Tabbed Browsing

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What Does Tabbed Browsing Mean?

Tabbed browsing is a Web browser feature in which several websites may be opened in one browser window, versus the traditional method where each website is opened in an individual browser window.


Tabbed browsing allows a user to open websites on an alternating basis. Tabs usually display in a row at the top or bottom of a browser window and include short titles for identification.

Techopedia Explains Tabbed Browsing

Tabbed browsing was initially offered in 1994 as part of the InternetWorks browser. In 2003, tabbed browsing was officially introduced by Mozilla and has become a popular Web browser feature.

Tabbed browsing is a useful Web browser feature for the following reasons:

  • Multiple website tabs may be opened simultaneously.
  • A slow-loading Web page or website may be opened and loaded in the background, which allows a user to remain engaged in another tab.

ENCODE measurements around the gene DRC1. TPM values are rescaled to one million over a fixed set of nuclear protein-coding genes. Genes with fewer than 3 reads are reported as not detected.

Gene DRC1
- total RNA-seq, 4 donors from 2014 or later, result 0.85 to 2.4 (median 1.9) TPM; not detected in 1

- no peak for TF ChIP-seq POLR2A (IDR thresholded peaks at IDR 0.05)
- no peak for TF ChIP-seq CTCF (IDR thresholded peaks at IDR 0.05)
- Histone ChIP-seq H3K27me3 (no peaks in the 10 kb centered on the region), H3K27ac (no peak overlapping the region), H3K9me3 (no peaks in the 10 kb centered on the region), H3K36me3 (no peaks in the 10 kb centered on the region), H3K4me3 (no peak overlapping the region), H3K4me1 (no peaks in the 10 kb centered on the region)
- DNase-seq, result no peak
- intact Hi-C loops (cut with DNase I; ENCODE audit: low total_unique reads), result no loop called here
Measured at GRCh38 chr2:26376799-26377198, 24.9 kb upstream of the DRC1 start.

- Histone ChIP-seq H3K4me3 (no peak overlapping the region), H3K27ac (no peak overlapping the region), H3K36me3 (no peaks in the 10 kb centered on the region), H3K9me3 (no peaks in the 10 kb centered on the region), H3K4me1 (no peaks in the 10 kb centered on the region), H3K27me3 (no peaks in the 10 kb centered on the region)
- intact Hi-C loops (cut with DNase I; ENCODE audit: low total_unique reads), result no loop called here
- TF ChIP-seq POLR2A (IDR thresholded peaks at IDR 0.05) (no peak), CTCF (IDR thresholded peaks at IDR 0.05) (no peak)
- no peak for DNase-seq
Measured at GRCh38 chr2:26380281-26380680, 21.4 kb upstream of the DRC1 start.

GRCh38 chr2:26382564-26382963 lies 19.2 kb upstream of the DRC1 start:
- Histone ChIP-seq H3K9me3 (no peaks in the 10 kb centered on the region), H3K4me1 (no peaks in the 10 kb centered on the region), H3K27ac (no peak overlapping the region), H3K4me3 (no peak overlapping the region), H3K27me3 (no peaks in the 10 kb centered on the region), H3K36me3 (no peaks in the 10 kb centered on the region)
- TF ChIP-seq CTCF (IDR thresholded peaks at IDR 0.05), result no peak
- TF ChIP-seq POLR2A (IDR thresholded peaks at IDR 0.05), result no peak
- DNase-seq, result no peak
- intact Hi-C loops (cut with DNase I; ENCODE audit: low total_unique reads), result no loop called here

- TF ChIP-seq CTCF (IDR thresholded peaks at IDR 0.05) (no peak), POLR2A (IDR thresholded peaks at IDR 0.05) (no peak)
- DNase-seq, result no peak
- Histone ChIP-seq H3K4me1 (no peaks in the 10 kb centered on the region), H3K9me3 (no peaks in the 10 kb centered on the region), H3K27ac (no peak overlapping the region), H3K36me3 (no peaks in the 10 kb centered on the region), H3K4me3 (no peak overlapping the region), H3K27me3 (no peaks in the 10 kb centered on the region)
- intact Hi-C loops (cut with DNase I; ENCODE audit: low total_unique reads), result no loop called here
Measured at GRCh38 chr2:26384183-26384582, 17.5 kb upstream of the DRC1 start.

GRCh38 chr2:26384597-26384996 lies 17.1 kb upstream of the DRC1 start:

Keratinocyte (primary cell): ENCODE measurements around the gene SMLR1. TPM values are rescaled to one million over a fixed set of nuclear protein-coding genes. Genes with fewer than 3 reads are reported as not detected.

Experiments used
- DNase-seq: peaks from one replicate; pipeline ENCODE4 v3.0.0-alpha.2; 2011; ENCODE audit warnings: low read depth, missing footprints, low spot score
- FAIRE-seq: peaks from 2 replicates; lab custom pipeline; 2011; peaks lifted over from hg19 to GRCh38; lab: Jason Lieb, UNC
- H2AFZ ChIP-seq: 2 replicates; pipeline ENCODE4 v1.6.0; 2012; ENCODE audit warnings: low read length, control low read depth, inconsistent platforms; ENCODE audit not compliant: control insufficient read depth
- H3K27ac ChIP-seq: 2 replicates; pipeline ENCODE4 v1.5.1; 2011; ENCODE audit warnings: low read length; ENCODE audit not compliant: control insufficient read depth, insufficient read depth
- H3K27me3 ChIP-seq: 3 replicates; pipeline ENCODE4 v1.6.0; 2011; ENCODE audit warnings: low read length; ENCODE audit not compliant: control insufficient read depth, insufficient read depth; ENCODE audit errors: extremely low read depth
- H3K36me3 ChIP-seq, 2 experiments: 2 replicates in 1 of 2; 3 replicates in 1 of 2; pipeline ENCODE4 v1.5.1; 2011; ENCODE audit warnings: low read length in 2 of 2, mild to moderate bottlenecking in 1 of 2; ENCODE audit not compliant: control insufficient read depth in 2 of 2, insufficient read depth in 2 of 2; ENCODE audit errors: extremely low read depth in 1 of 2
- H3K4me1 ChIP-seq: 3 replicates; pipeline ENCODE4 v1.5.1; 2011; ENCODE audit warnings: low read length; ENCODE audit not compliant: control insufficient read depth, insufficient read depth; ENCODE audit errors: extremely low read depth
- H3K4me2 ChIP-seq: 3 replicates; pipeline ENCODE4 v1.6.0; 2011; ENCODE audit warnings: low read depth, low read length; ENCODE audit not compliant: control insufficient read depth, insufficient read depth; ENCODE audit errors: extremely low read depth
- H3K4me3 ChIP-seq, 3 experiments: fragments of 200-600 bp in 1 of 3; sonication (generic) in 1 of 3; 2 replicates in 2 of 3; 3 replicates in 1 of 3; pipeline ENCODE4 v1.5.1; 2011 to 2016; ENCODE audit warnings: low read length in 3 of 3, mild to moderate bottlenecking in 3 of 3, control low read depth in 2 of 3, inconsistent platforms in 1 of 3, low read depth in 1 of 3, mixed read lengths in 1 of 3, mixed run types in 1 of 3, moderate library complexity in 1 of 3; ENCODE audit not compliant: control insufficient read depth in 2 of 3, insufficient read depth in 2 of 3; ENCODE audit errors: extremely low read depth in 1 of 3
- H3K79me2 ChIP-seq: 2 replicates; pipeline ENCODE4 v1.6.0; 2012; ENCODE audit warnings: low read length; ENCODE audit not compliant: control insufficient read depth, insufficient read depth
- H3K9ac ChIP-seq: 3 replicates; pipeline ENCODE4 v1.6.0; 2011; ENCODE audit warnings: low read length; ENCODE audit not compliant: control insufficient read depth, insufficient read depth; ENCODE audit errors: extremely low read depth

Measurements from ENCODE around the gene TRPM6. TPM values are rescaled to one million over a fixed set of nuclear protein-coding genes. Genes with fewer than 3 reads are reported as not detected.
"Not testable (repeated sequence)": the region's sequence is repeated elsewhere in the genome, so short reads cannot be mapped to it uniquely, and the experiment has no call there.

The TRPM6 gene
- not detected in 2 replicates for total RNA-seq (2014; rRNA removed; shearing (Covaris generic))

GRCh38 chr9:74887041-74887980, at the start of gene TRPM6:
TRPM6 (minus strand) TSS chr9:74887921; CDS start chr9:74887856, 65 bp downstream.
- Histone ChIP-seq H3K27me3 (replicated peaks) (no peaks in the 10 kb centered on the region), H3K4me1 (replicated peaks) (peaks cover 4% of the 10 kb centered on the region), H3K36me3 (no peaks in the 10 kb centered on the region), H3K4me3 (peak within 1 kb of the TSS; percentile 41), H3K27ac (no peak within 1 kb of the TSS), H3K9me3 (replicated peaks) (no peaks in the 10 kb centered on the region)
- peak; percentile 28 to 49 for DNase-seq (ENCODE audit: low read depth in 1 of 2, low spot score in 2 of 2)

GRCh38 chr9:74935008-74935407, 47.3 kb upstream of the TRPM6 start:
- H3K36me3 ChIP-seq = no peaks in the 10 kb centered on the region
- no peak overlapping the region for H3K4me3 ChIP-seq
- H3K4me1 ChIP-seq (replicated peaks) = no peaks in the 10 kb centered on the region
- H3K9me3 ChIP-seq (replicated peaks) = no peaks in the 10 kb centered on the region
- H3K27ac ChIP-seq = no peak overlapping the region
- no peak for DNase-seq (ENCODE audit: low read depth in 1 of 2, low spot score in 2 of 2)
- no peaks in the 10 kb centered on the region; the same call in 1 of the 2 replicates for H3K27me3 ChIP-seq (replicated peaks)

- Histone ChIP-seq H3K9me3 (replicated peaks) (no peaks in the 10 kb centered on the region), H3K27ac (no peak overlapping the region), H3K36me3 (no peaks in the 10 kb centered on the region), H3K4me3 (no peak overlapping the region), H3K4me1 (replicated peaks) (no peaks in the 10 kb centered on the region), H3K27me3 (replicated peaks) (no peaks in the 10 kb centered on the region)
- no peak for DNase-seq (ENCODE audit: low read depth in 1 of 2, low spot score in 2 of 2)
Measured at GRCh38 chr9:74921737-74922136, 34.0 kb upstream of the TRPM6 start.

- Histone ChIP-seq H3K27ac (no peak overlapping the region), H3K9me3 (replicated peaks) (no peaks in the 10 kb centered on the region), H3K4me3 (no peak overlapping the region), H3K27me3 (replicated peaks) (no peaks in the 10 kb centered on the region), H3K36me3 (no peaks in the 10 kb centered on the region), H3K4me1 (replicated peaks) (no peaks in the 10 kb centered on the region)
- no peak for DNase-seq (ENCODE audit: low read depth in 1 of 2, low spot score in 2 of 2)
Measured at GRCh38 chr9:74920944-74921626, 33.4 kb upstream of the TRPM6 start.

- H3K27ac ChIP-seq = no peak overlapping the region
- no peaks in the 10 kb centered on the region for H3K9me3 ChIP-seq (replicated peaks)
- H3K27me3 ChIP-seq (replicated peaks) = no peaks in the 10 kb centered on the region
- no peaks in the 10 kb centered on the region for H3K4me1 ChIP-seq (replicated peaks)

• Because tabs are neatly arranged, tabbed browsing reduces desktop clutter.

Tabbed browsing does not allow side-by-side browser tab viewing, but most browsers allow open tabs to be viewed in separate windows.

Tabbed browsing is also incorporated in other programs and interfaces with the “many instances, one window” principle. For example, some programming and Web design tools now incorporate tabs. However, it is unclear whether these interfaces were cloned from the Web browsing community – or the other way around.


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Margaret Rouse
Senior Editor
Margaret Rouse
Senior Editor

Margaret is an award-winning technical writer and teacher known for her ability to explain complex technical subjects to a non-technical business audience. Over the past twenty years, her IT definitions have been published by Que in an encyclopedia of technology terms and cited in articles by the New York Times, Time Magazine, USA Today, ZDNet, PC Magazine, and Discovery Magazine. She joined Techopedia in 2011. Margaret's idea of a fun day is helping IT and business professionals learn to speak each other’s highly specialized languages.